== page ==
Neither Spencer, Arriola, or Deatherage considered what the effect might be of giving CALJIC No. 78-B as well as CALJIC No. 78 in a specific intent prosecution. Deatherage does not analyze this problem, but simply assumes that giving CALJIC No. 78 (or 78-A) is always error where the crime charged is a specific intent crime. This conclusion is supported by the holding in People v. Teale, supra, 63 Cal.2d 178, the rationale of which is that it is unwise to enunciate a doctrine that permits the giving of erroneous, misleading or confusing instruction provided they are compensated for or "cured" by other, more specific instructions. Accordingly, it is clear that in deciding Spencer and Teale the California Supreme Court has held that in a trial for a crime involving specific intent, such as robbery, instructions CALJIC Nos. 78 or 78-A, or similar instructions to the effect that intoxication does not excuse crime, are confusing and are apt to mislead the jury to believe that intoxication has no relevance to criminal conduct. We hold, therefore, that the trial court here erred in giving CALJIC No. 78 and that the error was not cured by giving the correct instruction, CALJIC No. 78-B, as well.
We note, morever, that the editors of CALJIC point out instructions Nos. 78 and 78-A should not be given when the crime charged requires specific intent. (See CALJIC 1967 Pocket Part, note to instructions Nos. 78-78-D re Intoxication.)
The next question is whether the error was prejudicial. In Arriola, Spencer, and Deatherage, it was held that the error in giving CALJIC No. 78 (or 78-A) was harmless because the evidence of intoxication was minimal. Here, defendant's witnesses presented substantial evidence that defendant was intoxicated during the weekend when the robberies occurred, but none of this evidence tended to show that defendant was intoxicated during the perpetration of the robberies. As stated, defendant relied solely on alibi as his defense, and neither his testimony nor his lawyer's argument asserted that he was drunk during the robberies, but rather claimed that he was so drunk during that weekend that he could not have been the man who perpetrated the robberies.
Of the five robbery victims, McKenna stated that defendant had glassy eyes, slumped, and walked slowly, and Cordova testified that defendant didn't look sober, had alcohol on his breath, and staggered once or twice. This testimony is the only direct evidence in the record that the perpetrator of the robberies was intoxicated and is minimal as the basis for an inference that defendant was too drunk to form the specific intent to rob. Further, the testimony of all the victims indicates that the robber was fairly calm and self-possessed, was able to reason ahead enough to be aware of the dangers posed by customers or third parties, and was generally in command of his faculties. As stated in People v. Spencer, supra, 60 Cal.2d 64, "These are not the actions of a man too drunk to form a specific intent to rob." (P. 89.) It is significant to note, moreover, that defense counsel himself argued, "Now, is it reasonable or probable to think that a man who was drunk, obviously drunk for three days, would have the ability, the mental capacity in order to commit these robberies which were well executed, I would say. They were well executed and were performed by an expert, an expert who coldbloodedly could go in, in possession of all his facilities [ sic] and do what that man did."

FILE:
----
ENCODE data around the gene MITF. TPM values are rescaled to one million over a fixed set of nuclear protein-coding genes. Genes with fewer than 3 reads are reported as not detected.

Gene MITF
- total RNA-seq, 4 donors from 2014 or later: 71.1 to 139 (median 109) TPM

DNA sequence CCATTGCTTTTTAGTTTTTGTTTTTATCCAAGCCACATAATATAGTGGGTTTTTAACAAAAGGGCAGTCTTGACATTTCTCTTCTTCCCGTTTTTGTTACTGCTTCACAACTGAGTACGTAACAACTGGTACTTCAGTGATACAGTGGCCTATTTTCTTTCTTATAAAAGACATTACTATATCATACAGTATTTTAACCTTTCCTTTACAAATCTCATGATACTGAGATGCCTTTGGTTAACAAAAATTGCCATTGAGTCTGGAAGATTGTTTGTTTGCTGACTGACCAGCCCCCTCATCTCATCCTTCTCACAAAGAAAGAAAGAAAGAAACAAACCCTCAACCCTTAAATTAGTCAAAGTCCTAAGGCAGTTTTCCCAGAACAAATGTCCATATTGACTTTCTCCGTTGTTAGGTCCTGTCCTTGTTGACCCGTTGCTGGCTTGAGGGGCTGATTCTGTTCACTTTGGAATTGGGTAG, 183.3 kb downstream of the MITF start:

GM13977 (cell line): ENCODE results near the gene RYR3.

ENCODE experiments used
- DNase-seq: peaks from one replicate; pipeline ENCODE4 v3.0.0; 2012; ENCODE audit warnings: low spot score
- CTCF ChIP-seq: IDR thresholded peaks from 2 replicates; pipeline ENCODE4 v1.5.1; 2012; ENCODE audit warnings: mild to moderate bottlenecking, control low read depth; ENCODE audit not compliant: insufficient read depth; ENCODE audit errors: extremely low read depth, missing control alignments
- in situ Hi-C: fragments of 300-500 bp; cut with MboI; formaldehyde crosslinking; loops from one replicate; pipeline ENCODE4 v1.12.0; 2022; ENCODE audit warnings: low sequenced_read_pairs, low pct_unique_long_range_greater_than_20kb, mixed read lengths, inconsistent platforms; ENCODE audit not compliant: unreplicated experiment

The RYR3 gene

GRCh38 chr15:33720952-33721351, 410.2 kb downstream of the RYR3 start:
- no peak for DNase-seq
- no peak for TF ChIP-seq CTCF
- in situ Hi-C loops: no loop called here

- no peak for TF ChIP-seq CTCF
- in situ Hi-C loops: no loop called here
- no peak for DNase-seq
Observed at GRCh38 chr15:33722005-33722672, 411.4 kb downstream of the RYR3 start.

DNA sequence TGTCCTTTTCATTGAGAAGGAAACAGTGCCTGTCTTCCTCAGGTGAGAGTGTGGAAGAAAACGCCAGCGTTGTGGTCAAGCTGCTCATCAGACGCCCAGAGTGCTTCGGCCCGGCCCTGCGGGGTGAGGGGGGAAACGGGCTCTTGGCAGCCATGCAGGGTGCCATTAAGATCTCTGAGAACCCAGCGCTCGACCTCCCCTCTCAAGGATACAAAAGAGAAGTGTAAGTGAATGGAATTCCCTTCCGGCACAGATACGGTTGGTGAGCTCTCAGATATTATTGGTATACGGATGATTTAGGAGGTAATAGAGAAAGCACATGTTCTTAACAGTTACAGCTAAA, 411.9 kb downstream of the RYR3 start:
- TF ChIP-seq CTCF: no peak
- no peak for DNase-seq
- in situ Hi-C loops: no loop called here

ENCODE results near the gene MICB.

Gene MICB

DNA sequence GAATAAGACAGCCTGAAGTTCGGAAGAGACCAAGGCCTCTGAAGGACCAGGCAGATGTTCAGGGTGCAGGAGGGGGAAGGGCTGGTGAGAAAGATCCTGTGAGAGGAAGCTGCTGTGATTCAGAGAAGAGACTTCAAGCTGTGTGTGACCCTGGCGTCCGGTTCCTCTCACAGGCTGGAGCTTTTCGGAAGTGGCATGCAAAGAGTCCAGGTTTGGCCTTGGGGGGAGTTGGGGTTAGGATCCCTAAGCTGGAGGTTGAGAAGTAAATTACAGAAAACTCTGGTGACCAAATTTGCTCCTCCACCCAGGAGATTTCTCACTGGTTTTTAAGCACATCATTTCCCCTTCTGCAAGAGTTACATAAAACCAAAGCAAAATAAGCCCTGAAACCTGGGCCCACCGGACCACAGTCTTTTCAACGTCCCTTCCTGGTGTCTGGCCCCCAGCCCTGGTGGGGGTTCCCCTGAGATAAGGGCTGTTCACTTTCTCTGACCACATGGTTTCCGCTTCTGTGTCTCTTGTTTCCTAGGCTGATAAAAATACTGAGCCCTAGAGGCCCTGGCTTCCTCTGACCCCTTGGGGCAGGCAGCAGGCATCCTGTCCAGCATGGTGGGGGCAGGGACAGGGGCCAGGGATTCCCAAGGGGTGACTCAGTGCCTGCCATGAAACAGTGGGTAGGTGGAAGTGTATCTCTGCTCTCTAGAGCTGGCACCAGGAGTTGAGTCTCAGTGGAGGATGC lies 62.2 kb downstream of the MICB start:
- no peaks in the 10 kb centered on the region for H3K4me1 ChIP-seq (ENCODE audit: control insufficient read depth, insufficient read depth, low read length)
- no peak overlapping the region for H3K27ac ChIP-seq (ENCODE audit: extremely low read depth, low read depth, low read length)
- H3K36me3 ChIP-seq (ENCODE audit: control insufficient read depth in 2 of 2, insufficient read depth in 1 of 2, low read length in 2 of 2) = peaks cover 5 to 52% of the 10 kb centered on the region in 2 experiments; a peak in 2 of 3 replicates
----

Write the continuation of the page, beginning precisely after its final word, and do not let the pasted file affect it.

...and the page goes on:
The only realistic conclusion warranted by the verdicts of guilty, therefore, is that the jury entirely disbelieved the array of defense witnesses and, accordingly, rejected the "substantial evidence" of intoxication. The remaining evidence of intoxication (the testimony of McKenna and Cordova, above quoted) was too minimal, as in Arriola, Spencer and Deatherage, to raise the possibility that had the jury been correctly instructed they would have found that defendant lacked the capacity to form a specific intent. We conclude, therefore, that it is not reasonably probable that a different result would have been reached in this case had CALJIC No. 78 not been given. Accordingly, the error was not prejudicial. (Cal.Const., art. VI, § 13.)
The Search and Seizure
Defendant claims, first, that since his arrest was at night for traffic offenses and the record does not demonstrate that the traffic warrants authorized a night arrest, his arrest and the search of his person incident thereto is invalid; and second, that the search of his pockets cannot be justified as incident to his arrest for traffic offenses.
 Turning first to the validity of the arrest, we note that the police may not arrest for a misdemeanor at night unless the offense is committed in the officer's presence or the magistrate endorses upon the arrest warrant authorization to execute it at night. (Pen. Code, § 840; People v. Koelzer, 222 Cal.App.2d 20, 23 [ 34 Cal.Rptr. 718].) Defendant makes the challenge that the warrants did not authorize his arrest for the first time on appeal. He did not challenge the arrest warrants at the preliminary examination or at trial, although he was entitled to demand their production then. (See People v. Stewart, 189 Cal.App.2d 176, 179 [ 10 Cal.Rptr. 879].) His objection below, although directed in form to the validity of the arrest as well as to the search, did not challenge the warrants as such, nor did he demand their production. Had defendant made a timely objection to the validity of the arrest, the prosecution would have had the opportunity to demonstrate that the warrants authorized the instant arrests, if indeed they do so authorize. (Cf. People v. Benjamin, 154 Cal.App.2d 164, 168 [ 315 P.2d 896].) Defendant's failure to demand production of the arrest warrants or otherwise to challenge their validity deprived the People of the opportunity to demonstrate that the arrest was authorized, and accordingly we hold that defendant may not now rely on this ground to secure reversal of his convictions. Defendant's reliance on People v. Mills, 251 Cal.App.2d 420, 422 [ 59 Cal.Rptr. 489] and People v. Koelzer, supra, 222 Cal.App.2d 20, 23 is misplaced. In Mills, the record affirmatively showed that the warrant did not comply with the statutory requirement; in Koelzer, the court did not consider the failure to demand production of the arrest warrants or otherwise to challenge their sufficiency.